Ottawa County ranks 1st out of 83 counties in Michigan in Health Outcomes, according to the 2017 County Health Rankings www.countyhealthrankings.org. The Rankings, released every year by the Robert Wood Johnson Foundation and the University of Wisconsin Population Health Institute, show us that where we live matters to our health and that good health is influenced by many factors beyond medical care including jobs, housing, education, poverty and more. Ottawa County has maintained or improved in 71 percent of the 35 measures, and did as well or better than the State of Michigan in 86 percent of the 35 measures.
Ottawa County’s overall rank and sub-rankings have not changed much from 2016. Ranks can be influenced by new measures or a change in the methods for current measures. A rank may also improve or worsen not due to changes in Ottawa County’s measures, rather from changes in other counties that experienced health gains or losses.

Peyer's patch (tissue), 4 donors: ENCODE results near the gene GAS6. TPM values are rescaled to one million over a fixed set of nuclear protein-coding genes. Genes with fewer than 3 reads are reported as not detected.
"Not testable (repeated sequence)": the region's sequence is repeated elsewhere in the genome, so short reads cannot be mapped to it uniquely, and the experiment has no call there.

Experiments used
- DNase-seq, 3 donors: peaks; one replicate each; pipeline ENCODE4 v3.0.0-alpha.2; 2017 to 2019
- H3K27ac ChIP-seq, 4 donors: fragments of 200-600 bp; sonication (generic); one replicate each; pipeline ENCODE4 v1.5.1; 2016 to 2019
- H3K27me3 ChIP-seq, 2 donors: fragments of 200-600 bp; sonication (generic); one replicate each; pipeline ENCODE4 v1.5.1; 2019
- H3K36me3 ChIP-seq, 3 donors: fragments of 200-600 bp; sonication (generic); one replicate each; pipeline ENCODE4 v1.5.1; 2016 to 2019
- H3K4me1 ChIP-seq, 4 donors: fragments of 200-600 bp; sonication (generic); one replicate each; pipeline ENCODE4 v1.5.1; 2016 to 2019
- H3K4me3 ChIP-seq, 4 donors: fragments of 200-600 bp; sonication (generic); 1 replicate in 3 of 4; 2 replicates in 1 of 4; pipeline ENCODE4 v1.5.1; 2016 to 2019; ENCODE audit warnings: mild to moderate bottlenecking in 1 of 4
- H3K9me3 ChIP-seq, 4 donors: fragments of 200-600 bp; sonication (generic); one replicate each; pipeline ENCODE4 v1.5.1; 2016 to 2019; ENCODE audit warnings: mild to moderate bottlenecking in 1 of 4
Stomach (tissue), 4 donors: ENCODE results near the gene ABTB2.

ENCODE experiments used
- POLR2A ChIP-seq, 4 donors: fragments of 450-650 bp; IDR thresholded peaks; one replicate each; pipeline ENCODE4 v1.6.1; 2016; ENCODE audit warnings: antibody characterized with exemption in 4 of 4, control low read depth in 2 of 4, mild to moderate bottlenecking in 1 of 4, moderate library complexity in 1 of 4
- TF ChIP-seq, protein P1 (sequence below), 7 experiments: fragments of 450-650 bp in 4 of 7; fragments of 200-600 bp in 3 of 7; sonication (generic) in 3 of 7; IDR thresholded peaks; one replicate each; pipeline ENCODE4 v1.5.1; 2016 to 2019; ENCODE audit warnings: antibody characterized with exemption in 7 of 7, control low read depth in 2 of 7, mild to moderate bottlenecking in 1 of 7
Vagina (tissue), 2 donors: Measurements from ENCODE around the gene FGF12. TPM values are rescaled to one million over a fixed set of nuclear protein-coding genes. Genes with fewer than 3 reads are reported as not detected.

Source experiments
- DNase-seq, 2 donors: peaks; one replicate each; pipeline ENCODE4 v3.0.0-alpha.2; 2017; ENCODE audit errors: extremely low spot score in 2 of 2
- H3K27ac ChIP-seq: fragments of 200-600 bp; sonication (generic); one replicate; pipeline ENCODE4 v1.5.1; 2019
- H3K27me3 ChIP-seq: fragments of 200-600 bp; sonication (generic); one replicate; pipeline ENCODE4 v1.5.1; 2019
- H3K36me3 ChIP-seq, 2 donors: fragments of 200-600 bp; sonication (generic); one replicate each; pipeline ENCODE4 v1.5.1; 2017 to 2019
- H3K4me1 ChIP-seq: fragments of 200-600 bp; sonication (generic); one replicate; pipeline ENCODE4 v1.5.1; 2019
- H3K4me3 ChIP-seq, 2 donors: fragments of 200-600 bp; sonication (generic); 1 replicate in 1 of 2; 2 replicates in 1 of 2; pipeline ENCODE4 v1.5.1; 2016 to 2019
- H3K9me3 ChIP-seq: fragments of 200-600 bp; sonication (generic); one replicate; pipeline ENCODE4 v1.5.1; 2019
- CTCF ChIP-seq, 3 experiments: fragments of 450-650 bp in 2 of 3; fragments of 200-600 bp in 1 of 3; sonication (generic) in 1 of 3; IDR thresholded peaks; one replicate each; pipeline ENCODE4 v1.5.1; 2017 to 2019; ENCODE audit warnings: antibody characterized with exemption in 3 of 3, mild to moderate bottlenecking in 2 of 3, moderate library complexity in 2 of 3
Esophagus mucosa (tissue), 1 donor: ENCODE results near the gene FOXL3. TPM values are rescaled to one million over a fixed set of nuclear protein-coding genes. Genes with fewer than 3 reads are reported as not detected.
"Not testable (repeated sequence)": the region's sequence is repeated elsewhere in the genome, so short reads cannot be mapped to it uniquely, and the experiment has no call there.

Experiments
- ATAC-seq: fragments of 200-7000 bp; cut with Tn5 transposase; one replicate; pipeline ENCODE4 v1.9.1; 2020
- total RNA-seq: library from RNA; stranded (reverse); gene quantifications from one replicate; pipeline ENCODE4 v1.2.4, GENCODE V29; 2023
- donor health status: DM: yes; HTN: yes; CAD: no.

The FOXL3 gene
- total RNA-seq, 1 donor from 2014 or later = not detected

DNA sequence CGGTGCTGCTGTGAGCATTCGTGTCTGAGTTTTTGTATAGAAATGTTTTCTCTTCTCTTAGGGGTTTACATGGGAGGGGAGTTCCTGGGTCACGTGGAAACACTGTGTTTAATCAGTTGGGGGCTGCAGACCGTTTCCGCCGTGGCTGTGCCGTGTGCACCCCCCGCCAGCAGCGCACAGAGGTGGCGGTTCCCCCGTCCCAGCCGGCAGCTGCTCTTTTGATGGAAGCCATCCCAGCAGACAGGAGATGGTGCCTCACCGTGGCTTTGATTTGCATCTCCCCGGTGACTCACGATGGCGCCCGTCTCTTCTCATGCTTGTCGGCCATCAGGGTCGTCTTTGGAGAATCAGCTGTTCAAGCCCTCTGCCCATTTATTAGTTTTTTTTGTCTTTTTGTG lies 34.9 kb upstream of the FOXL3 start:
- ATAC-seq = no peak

Ottawa County Strengths
- Lower overall mortality
- Lower adult smoking
- Lower teen birth rate
- Lower physical inactivity
- Lower unemployment
- Lower injury deaths
Ottawa County Opportunities for Improvement
- Adult obesity (28% Ottawa County compared to 26% top U.S. performers)
- Excessive drinking (21% Ottawa County compared to 12% top U.S. performers)
- Sexually transmitted infections (chlamydia is the highest reportable disease in Ottawa County)
- Ratio of population to primary care physicians, dentists and mental health providers
- Physical Environment continues to be the lowest sub-ranking (as a result of higher housing costs and long commute/driving alone)
“The County Health Rankings show how the Ottawa County community works together to improve health outcomes. This is evident in the Community Health Improvement Planwe’ve been implementing and making much progress,” said Kristina Wieghmink, Ottawa County Department of Public Health spokeswoman.
“For example, the Ottawa Pathways to Better Health program was created to assist people with accessing community services to improve health outcomes.”